In our previous article we looked at how cold weather affects compressed air and touched on how air compressor dryers can be affected in winter as the lower ambient temperature makes it more likely that vapour inside your compressor will drop below the dew point and form condensates.
This is worth looking at in more detail, as it’s a little more complicated than that – for example, unsettled weather conditions notwithstanding, the ambient humidity in winter is often lower than in the warm and humid summer months.
As a result, you might detect lower levels of vapour and condensates inside your compressed air pipework, but this is only a temporary alleviation of an ongoing humidity problem, which will return in the spring and summer as more consistent higher levels of humidity set in.
But if you wait until summer to install air compressor dryers, you will be working from a much higher dew point, which could lead you to install a substantially smaller air dryer.
While this could be capable of drying the warm air of summer, it leaves you at risk of having insufficient drying capability to deal with the much lower dew point of winter, even taking into account the lower ambient humidity.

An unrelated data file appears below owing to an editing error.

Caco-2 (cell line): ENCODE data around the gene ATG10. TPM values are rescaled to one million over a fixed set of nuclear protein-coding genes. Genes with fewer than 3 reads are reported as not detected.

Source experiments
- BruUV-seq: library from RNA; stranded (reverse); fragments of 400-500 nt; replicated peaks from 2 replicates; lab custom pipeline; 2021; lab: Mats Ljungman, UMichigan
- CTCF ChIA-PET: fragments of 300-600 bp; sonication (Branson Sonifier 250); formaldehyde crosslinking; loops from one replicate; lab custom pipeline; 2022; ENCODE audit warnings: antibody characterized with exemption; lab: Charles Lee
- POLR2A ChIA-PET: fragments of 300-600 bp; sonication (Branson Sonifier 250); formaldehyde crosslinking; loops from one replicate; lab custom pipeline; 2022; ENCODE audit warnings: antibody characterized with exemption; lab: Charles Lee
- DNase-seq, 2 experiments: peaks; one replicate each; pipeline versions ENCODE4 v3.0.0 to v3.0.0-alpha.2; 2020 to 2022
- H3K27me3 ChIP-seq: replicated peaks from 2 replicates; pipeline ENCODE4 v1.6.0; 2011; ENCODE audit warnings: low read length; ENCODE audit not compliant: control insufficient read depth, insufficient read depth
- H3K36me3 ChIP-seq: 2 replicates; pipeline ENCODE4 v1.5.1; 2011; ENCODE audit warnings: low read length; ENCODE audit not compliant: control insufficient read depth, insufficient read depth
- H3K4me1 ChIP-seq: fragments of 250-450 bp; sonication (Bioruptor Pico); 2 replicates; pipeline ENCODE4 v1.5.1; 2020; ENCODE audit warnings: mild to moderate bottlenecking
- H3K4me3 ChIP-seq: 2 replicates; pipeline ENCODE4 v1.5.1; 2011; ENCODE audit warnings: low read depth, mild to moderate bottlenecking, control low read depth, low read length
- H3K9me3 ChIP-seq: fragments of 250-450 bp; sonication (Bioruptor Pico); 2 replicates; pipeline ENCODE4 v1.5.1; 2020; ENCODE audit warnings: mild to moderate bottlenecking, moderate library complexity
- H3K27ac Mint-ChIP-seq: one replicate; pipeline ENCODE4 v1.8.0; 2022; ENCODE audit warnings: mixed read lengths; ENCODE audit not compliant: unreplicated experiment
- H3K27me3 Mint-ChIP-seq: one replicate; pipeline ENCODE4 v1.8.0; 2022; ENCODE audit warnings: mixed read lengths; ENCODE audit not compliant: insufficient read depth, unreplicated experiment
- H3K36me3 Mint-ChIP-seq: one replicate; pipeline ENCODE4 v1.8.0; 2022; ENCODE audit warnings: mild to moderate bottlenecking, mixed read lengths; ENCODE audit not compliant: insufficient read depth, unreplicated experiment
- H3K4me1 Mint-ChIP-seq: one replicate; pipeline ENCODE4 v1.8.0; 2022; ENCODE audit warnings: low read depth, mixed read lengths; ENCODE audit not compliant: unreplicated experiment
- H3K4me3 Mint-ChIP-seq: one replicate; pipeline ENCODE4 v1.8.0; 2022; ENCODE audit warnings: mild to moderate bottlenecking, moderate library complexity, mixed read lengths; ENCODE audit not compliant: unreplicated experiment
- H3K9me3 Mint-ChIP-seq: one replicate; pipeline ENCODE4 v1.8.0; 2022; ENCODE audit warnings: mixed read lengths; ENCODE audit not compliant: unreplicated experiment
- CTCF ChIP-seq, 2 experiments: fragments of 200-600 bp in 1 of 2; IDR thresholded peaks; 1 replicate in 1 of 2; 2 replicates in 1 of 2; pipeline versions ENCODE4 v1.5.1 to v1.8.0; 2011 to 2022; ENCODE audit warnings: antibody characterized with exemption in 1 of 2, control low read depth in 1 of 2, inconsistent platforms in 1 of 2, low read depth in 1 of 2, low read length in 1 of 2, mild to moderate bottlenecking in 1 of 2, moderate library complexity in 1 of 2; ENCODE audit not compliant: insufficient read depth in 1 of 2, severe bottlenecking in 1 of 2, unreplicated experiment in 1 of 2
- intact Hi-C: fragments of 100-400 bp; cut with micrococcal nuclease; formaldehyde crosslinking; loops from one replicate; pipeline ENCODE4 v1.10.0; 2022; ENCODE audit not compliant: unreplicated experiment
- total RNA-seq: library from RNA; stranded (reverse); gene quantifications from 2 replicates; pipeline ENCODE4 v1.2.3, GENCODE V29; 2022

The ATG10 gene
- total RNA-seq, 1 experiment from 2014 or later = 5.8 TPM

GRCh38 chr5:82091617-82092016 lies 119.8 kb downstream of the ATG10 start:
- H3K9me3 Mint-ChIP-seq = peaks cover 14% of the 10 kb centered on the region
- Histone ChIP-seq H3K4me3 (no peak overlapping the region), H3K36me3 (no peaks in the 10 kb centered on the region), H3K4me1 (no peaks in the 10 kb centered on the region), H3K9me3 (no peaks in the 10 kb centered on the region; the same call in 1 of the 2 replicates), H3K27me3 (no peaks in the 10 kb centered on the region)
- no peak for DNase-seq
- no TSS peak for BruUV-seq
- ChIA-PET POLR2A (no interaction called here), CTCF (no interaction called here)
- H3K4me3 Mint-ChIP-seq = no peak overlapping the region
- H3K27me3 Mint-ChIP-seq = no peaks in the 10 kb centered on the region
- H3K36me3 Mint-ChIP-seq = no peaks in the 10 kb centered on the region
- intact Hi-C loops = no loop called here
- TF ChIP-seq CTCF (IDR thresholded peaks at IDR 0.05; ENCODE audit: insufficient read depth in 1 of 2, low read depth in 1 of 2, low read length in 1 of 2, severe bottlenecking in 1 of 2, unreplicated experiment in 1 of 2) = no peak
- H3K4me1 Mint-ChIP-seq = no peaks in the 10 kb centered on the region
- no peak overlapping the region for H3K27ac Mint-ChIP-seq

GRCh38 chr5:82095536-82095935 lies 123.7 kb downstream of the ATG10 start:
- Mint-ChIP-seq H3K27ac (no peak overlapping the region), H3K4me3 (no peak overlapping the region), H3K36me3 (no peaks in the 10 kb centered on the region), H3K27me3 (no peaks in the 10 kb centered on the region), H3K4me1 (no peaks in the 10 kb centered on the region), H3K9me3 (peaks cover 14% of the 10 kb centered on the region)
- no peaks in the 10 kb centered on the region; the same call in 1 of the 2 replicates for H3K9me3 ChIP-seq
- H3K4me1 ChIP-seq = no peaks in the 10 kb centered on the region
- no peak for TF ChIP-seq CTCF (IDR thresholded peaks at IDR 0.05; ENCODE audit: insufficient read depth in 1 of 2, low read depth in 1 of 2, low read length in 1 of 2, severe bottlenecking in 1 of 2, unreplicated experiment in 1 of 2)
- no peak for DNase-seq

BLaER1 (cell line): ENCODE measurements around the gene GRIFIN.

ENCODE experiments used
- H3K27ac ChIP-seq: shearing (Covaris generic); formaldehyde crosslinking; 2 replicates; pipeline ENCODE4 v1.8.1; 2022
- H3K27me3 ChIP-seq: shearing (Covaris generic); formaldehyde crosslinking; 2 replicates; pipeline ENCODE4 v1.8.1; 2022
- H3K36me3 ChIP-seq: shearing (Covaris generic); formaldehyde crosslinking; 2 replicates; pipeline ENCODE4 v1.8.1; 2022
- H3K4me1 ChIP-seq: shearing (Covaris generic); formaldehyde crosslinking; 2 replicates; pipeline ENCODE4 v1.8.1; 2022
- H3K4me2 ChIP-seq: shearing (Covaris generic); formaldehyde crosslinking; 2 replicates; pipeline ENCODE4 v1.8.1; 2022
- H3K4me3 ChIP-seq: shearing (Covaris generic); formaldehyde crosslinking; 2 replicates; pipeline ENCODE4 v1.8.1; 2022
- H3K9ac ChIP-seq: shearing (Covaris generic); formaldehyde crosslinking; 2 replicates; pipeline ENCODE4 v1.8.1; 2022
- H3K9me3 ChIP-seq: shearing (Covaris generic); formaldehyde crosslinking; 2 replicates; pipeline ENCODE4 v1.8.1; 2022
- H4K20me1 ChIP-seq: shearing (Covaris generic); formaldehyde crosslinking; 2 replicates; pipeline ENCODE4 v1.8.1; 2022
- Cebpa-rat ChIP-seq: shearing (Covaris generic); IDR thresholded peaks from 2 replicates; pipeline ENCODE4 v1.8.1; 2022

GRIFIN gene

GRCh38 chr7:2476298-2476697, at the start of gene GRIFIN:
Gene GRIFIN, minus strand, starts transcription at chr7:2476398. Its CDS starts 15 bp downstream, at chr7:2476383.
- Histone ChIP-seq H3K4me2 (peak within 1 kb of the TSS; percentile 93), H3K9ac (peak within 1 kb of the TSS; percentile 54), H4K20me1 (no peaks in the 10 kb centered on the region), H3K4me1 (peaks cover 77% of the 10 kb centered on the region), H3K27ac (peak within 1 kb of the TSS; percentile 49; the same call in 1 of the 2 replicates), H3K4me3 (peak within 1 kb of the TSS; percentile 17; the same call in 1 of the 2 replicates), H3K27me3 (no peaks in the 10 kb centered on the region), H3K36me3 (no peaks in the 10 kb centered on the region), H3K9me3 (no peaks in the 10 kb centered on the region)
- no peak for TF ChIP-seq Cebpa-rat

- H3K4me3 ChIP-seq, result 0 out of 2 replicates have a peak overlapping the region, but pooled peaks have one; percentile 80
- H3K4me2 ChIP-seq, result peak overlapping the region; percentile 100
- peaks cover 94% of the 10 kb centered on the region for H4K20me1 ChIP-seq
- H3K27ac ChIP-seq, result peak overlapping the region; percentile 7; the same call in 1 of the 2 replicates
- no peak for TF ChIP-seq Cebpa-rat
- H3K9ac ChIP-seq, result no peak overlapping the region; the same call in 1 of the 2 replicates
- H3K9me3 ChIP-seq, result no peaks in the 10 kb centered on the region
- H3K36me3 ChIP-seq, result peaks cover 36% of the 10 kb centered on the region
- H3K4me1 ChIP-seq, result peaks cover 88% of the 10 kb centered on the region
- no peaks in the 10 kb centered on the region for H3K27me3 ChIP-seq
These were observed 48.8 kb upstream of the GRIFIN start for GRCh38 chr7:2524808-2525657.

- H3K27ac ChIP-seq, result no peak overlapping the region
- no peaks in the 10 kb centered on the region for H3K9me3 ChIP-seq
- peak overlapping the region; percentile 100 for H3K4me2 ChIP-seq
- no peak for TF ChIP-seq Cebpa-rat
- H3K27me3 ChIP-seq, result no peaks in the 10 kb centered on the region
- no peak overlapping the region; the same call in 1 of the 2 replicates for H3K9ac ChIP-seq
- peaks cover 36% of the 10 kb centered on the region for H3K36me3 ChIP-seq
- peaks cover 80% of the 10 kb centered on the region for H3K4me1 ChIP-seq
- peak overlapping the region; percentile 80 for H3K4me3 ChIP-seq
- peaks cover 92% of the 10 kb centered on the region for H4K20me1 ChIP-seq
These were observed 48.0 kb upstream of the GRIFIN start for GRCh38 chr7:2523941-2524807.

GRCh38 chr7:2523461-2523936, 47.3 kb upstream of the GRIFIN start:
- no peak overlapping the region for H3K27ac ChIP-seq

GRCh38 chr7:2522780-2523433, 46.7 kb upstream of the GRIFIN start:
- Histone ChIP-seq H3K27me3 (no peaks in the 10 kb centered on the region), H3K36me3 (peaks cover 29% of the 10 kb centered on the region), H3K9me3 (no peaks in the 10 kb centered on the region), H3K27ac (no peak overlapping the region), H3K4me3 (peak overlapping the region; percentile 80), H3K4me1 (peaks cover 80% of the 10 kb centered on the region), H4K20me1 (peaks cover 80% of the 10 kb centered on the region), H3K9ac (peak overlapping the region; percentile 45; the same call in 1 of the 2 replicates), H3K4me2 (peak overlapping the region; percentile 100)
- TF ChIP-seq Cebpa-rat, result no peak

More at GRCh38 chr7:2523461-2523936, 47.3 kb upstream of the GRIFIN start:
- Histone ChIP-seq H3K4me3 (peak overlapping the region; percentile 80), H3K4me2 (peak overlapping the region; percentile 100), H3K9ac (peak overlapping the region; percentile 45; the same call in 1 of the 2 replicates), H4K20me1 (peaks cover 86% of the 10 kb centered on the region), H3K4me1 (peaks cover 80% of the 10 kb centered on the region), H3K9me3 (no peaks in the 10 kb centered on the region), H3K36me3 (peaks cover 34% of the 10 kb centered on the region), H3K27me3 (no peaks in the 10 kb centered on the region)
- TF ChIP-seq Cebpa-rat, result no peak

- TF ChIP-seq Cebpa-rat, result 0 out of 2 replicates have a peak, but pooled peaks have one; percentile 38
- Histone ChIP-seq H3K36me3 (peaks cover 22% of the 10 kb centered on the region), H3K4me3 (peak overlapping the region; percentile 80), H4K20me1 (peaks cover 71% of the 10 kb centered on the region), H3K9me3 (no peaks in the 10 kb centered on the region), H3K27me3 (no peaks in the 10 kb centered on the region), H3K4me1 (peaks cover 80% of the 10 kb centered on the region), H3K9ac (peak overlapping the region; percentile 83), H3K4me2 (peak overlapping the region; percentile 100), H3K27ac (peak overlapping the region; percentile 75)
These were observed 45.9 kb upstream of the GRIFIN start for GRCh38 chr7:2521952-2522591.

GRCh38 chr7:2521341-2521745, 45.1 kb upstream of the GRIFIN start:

For this reason it’s important to calculate the size of your air compressor dryers during the winter, when you can set them against the most challenging dew point they will face all year round.
You should also consider where your air compressor is located – whether indoors or outdoors, in a heated room or left to adjust to the ambient temperature outside – and whether any of the supply lines from the compressor to the point of usage run outside too.
Naturally an indoor air compressor operating at room temperature will need less sizeable dryers than one operating outdoors or supplying compressed air via outdoor pipework, and this should be factored into your decision as well.